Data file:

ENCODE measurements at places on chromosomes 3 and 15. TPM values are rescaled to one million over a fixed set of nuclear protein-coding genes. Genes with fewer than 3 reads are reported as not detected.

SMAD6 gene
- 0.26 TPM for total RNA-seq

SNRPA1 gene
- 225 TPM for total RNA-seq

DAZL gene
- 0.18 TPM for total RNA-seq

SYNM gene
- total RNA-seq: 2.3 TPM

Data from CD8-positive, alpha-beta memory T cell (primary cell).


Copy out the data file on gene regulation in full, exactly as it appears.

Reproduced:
ENCODE measurements at places on chromosomes 3 and 15. TPM values are rescaled to one million over a fixed set of nuclear protein-coding genes. Genes with fewer than 3 reads are reported as not detected.

SMAD6 gene
- 0.26 TPM for total RNA-seq

SNRPA1 gene
- 225 TPM for total RNA-seq

DAZL gene
- 0.18 TPM for total RNA-seq

SYNM gene
- total RNA-seq: 2.3 TPM

Data from CD8-positive, alpha-beta memory T cell (primary cell).